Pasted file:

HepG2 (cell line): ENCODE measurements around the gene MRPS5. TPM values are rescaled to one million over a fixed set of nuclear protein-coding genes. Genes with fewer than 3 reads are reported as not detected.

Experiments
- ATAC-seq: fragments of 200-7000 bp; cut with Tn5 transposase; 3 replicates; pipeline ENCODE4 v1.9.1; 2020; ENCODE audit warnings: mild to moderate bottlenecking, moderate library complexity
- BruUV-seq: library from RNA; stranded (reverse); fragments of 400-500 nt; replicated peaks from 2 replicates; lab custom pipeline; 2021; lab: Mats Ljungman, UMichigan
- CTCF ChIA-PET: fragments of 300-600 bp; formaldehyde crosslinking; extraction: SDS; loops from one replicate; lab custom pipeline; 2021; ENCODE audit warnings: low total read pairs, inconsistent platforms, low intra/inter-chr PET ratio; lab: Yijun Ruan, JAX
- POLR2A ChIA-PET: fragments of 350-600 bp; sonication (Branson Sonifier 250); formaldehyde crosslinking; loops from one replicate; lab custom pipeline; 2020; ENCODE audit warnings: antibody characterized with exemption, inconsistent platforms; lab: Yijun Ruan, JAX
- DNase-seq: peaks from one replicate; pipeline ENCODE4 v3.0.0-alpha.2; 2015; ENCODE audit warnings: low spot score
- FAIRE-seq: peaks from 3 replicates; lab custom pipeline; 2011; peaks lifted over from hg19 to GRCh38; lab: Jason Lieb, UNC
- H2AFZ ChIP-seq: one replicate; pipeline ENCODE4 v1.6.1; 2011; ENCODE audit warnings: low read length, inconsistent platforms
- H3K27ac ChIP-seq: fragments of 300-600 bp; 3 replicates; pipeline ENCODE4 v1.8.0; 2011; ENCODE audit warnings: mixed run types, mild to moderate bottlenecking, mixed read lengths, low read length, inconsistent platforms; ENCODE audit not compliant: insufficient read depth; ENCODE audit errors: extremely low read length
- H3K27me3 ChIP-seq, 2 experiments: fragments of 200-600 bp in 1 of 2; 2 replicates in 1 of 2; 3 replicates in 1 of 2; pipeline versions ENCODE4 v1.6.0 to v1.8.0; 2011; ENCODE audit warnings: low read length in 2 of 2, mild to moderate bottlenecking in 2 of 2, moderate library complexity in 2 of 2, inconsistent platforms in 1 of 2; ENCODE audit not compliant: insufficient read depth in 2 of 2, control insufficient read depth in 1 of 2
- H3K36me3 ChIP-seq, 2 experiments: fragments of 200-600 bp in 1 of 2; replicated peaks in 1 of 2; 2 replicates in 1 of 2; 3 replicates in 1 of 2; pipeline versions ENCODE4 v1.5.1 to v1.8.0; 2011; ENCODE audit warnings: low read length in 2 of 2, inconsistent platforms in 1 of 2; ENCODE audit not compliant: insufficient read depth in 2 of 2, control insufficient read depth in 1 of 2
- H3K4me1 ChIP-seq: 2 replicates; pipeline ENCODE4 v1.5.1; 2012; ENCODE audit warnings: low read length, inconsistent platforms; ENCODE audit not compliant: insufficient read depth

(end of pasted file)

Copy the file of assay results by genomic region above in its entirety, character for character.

HepG2 (cell line): ENCODE measurements around the gene MRPS5. TPM values are rescaled to one million over a fixed set of nuclear protein-coding genes. Genes with fewer than 3 reads are reported as not detected.

Experiments
- ATAC-seq: fragments of 200-7000 bp; cut with Tn5 transposase; 3 replicates; pipeline ENCODE4 v1.9.1; 2020; ENCODE audit warnings: mild to moderate bottlenecking, moderate library complexity
- BruUV-seq: library from RNA; stranded (reverse); fragments of 400-500 nt; replicated peaks from 2 replicates; lab custom pipeline; 2021; lab: Mats Ljungman, UMichigan
- CTCF ChIA-PET: fragments of 300-600 bp; formaldehyde crosslinking; extraction: SDS; loops from one replicate; lab custom pipeline; 2021; ENCODE audit warnings: low total read pairs, inconsistent platforms, low intra/inter-chr PET ratio; lab: Yijun Ruan, JAX
- POLR2A ChIA-PET: fragments of 350-600 bp; sonication (Branson Sonifier 250); formaldehyde crosslinking; loops from one replicate; lab custom pipeline; 2020; ENCODE audit warnings: antibody characterized with exemption, inconsistent platforms; lab: Yijun Ruan, JAX
- DNase-seq: peaks from one replicate; pipeline ENCODE4 v3.0.0-alpha.2; 2015; ENCODE audit warnings: low spot score
- FAIRE-seq: peaks from 3 replicates; lab custom pipeline; 2011; peaks lifted over from hg19 to GRCh38; lab: Jason Lieb, UNC
- H2AFZ ChIP-seq: one replicate; pipeline ENCODE4 v1.6.1; 2011; ENCODE audit warnings: low read length, inconsistent platforms
- H3K27ac ChIP-seq: fragments of 300-600 bp; 3 replicates; pipeline ENCODE4 v1.8.0; 2011; ENCODE audit warnings: mixed run types, mild to moderate bottlenecking, mixed read lengths, low read length, inconsistent platforms; ENCODE audit not compliant: insufficient read depth; ENCODE audit errors: extremely low read length
- H3K27me3 ChIP-seq, 2 experiments: fragments of 200-600 bp in 1 of 2; 2 replicates in 1 of 2; 3 replicates in 1 of 2; pipeline versions ENCODE4 v1.6.0 to v1.8.0; 2011; ENCODE audit warnings: low read length in 2 of 2, mild to moderate bottlenecking in 2 of 2, moderate library complexity in 2 of 2, inconsistent platforms in 1 of 2; ENCODE audit not compliant: insufficient read depth in 2 of 2, control insufficient read depth in 1 of 2
- H3K36me3 ChIP-seq, 2 experiments: fragments of 200-600 bp in 1 of 2; replicated peaks in 1 of 2; 2 replicates in 1 of 2; 3 replicates in 1 of 2; pipeline versions ENCODE4 v1.5.1 to v1.8.0; 2011; ENCODE audit warnings: low read length in 2 of 2, inconsistent platforms in 1 of 2; ENCODE audit not compliant: insufficient read depth in 2 of 2, control insufficient read depth in 1 of 2
- H3K4me1 ChIP-seq: 2 replicates; pipeline ENCODE4 v1.5.1; 2012; ENCODE audit warnings: low read length, inconsistent platforms; ENCODE audit not compliant: insufficient read depth